In a post on this blog last November, we provided information on the lawsuit filed by the Des Moines Water Works seeking damages from three upstream Iowa drainage authorities. In a response issued on Jan 27, the Iowa Supreme Court responded to four specific questions that needed to be answered for the lawsuit to proceed.
In this response, the Supreme Court found that drainage districts have a limited, targeted role to facilitate the drainage of farmland to make it more productive. For more than a century, Iowa law has immunized drainage districts from damage and injunctive relief claims, and that still holds in this case. The court also ruled that one subdivision of state government (the DMWW) cannot sue another (the drainage districts) under protections afforded by the Iowa Constitution, and that even if they could sue, an increased need to treat nitrates drawn from river water to meet drinking water standards would not amount to a constitutional violation. This means that the drainage districts of Sac, Buena Vista and Calhoun Counties will not have to pay damages no matter the ruling in US District Court next June.
Bill Stowe, CEO of the Des Moines Water Works, says that the suit will continue, although he’s disappointed, but not surprised, by the Supreme Court response. Analysis by the Des Moines Register reports that this ruling may “take pressure off the state to do something about its flagging water quality”, according to environmentalists. The remaining law suit seeks to require drainage districts to obtain federal permits for their discharges under the Clean Water Act. The Register noted that Iowa had a record number of record number of beach advisories last year, a growing impaired waters list and many toxic blue-green algal blooms. They quote Ralph Rosenberg, director of the Iowa Environmental Council, saying, “The public can’t swim in their favorite lakes or fish in their favorite rivers,” he said. “The urgency, responsibility and accountability issues remain.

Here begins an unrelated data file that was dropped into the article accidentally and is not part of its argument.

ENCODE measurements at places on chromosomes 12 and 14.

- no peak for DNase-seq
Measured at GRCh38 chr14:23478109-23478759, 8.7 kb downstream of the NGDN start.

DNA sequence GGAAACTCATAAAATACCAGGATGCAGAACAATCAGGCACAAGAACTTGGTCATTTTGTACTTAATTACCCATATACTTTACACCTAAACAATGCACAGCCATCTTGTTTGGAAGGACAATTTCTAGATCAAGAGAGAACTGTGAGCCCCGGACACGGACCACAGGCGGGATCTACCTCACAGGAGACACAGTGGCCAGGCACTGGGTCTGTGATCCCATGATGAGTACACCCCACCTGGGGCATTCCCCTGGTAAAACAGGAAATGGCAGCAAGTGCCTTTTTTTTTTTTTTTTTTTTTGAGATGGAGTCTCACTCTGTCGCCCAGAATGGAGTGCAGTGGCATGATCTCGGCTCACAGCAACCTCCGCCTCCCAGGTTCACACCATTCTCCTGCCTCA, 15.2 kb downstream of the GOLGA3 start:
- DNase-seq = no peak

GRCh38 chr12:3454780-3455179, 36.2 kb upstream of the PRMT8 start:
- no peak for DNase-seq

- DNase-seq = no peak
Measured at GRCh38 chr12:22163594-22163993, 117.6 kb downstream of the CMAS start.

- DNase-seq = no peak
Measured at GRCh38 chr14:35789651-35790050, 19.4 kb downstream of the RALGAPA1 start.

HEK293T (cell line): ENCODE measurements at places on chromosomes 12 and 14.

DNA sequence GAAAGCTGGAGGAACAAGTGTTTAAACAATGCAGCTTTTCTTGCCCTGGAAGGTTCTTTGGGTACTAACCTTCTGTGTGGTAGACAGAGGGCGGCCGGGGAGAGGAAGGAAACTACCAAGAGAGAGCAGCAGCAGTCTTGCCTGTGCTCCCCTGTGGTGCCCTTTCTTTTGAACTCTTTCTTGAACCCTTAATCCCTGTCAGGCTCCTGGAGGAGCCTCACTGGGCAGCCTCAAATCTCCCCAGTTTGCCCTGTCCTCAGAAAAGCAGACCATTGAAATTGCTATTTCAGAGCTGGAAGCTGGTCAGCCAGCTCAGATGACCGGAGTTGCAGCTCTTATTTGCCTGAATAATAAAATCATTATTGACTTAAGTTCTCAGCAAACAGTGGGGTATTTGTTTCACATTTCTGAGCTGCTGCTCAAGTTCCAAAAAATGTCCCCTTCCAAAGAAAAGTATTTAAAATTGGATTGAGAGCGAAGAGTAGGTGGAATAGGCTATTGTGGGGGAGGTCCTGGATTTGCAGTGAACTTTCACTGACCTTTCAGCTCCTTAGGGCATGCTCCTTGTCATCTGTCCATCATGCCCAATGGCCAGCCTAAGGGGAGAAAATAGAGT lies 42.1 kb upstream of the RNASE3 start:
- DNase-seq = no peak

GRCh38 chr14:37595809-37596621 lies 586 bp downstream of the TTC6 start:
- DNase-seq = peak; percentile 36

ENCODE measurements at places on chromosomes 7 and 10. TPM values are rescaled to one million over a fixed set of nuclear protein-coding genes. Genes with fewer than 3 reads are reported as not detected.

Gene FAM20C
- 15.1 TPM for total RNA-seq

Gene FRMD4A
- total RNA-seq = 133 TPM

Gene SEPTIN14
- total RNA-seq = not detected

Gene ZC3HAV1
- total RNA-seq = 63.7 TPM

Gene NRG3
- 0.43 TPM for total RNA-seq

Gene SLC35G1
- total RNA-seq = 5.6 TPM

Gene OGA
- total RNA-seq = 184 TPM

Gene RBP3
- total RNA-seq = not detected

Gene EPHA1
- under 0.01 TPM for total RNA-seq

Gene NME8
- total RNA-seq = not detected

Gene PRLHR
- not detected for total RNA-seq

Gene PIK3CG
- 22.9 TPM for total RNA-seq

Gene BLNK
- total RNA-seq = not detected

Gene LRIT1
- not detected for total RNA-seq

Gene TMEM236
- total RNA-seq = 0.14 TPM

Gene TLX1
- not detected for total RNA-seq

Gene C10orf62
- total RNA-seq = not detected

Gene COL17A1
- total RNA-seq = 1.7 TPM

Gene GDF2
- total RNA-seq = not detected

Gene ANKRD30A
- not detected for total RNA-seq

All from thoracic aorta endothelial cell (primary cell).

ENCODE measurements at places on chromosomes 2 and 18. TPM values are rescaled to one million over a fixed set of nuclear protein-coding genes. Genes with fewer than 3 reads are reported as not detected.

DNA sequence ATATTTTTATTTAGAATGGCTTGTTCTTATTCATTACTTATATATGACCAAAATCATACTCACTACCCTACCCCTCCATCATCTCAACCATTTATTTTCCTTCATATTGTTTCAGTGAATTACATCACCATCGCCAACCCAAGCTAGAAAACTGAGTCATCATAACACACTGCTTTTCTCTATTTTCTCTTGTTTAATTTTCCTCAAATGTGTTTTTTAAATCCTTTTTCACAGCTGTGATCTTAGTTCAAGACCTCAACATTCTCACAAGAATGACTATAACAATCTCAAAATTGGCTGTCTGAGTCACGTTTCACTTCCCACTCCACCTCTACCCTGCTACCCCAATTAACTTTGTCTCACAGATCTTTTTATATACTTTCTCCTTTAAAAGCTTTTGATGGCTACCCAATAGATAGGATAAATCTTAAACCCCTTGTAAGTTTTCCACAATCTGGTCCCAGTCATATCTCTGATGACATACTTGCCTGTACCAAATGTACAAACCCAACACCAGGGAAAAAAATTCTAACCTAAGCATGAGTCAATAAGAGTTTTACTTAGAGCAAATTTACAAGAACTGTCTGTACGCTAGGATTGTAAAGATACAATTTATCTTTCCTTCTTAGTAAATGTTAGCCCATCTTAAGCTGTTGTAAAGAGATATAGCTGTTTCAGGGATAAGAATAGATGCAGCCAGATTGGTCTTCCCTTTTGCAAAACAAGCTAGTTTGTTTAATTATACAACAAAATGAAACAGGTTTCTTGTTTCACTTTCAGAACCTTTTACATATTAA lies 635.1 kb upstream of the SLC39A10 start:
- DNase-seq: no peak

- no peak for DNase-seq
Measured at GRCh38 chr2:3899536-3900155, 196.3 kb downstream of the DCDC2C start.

According to the Des Moines Register, both environmental and agriculture groups have pushed for the Iowa legislature to raise the state sales tax by 3/8 of 1 cent and dedicate that money to improving Iowa’s water quality and other natural resources. This approach has been successful in Minnesota, although as described here on this blog, a lot more is needed.
Update March 9, 2017: Bill to dissolve the Des Moines Water Works utility can also dissolve the lawsuit: read about it here.
|LWV Upper Mississippi River Region